Walgreens set off a media firestorm last week when the company appeared to knuckle under a Republican-led attack on its sale of the popular abortion medication mifepristone. Walgreens issued a clarification earlier this week, but it may be too little, too late. The legal status of mifepristone is under attack by anti-abortion factions affiliated with religious extremism. Walgreens and other pharmacies will be forced to take a stand on their own principles until the legal clouds part – if they ever do.
The media storm churned up in the aftermath of a February letter penned by attorneys general from 20 Republican-controlled states — in which they warned both Walgreens Boots Alliance and CVS against selling mifepristone through the U.S. Postal Service.
The letter was intended to thwart a January finding issued by the U.S Department of Justice, which helps to protect access to medication abortion by mail. Specifically, it shields employees of the U.S. Postal Service from criminal charges related to state laws that outlaw or restrict the use of mifepristone.
As an additional protective measure, in January the U.S. Food and Drug Administration also established a new certification process that empowers pharmacies to continue selling mifepristone at their stores and through the mail.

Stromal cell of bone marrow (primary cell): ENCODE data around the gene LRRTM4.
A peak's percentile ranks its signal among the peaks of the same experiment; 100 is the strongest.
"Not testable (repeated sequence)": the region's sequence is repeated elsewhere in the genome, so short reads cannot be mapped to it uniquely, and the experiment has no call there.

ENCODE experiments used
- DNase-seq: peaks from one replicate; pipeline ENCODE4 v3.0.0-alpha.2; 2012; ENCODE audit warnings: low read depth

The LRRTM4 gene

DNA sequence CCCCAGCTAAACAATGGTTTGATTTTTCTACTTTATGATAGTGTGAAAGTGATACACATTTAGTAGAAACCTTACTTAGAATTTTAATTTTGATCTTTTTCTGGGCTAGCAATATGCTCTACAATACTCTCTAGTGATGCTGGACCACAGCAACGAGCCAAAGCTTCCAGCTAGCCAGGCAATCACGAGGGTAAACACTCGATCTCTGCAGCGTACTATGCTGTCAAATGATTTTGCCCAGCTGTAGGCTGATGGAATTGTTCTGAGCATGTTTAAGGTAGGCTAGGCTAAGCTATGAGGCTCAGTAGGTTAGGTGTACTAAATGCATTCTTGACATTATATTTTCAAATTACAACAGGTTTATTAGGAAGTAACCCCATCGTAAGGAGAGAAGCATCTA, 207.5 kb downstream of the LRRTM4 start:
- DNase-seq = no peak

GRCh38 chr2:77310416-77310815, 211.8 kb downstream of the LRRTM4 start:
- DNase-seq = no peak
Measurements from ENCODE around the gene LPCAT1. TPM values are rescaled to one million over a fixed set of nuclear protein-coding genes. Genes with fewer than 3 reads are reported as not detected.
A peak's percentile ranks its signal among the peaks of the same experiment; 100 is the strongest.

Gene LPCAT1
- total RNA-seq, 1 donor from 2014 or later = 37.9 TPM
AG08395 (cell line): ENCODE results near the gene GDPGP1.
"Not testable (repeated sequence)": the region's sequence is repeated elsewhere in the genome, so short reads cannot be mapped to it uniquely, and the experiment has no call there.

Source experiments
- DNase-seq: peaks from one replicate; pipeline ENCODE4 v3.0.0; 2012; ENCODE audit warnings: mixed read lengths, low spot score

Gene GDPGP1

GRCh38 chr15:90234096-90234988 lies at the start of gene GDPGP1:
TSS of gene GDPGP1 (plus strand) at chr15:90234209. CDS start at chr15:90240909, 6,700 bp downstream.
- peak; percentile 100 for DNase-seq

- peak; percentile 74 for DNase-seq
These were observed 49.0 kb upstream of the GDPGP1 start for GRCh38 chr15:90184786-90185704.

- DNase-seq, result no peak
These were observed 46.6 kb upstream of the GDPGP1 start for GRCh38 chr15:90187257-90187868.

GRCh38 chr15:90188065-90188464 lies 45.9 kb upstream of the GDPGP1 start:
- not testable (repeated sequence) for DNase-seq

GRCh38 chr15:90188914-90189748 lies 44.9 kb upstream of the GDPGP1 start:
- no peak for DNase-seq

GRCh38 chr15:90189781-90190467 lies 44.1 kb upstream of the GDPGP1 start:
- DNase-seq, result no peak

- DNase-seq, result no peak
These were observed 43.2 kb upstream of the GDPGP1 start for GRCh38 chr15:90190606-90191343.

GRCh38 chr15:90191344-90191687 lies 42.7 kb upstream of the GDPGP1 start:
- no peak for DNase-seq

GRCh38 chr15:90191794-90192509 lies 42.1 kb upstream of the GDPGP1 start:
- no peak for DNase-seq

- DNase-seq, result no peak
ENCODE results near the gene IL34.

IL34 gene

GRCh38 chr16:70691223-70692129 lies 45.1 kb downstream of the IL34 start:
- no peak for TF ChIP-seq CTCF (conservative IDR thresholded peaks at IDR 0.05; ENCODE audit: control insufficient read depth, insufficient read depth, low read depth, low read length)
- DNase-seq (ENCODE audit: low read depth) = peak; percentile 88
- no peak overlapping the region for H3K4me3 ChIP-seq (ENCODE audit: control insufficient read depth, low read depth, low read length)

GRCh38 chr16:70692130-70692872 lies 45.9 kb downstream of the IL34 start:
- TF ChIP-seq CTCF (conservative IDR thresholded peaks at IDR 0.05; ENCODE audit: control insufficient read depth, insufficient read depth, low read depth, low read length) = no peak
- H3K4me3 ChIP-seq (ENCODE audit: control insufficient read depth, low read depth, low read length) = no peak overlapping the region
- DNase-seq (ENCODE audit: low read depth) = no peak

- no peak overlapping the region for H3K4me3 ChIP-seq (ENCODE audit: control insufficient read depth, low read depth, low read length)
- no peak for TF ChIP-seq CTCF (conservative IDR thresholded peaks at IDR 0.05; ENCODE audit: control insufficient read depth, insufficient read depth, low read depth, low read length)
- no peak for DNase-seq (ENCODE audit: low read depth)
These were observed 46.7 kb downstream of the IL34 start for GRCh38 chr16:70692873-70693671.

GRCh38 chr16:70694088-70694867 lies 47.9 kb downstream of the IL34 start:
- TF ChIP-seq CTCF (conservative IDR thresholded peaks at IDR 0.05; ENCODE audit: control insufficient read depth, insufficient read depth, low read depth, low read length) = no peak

The FDA first approved mifepristone in 2000, and some critics have charged that forcing pharmacies to undergo a new certification process is burdensome considering the drug has established a solid safety track record for more than 20 years. However, the certification process will help provide the Joe Biden administration with legal leverage to challenge a new lawsuit filed against the FDA by Alliance Defending Freedom.
ADF is the same conservative Christian group behind the successful Dobbs v. Jackson challenge to abortion rights in the U.S. Supreme Court. A decision on the FDA case is now in the hands of Matthew Kacsmaryk, a federal judge in Texas appointed by former President Donald Trump. Kacsmaryk is affiliated with a conservative Christian organization and has expressed support for restricting access to both abortion and contraception.
The Biden administration has signaled that it will appeal if Kacsmaryk decides to strip FDA approval from mifepristone.
In the meantime, Walgreens has apparently begun taking steps to protect itself against legal action in Republican-led states. On Feb. 21, Kansas Attorney General Kris Kobach issued a press statement declaring that Walgreens has agreed “not to mail the medical abortion pill into the state,” in addition to agreeing not to dispense mifepristone at its stores in Kansas.
That press release didn’t seem to create much of a media stir, and the issue seemed to fade from sight by the end of Feburary. However, the media spotlight finally struck home last Friday when CNN reported that Walgreens “will not distribute abortion medication in 20 states, bowing to pressure from anti-abortion lawmakers and lawsuits targeting the legality of medication abortion.”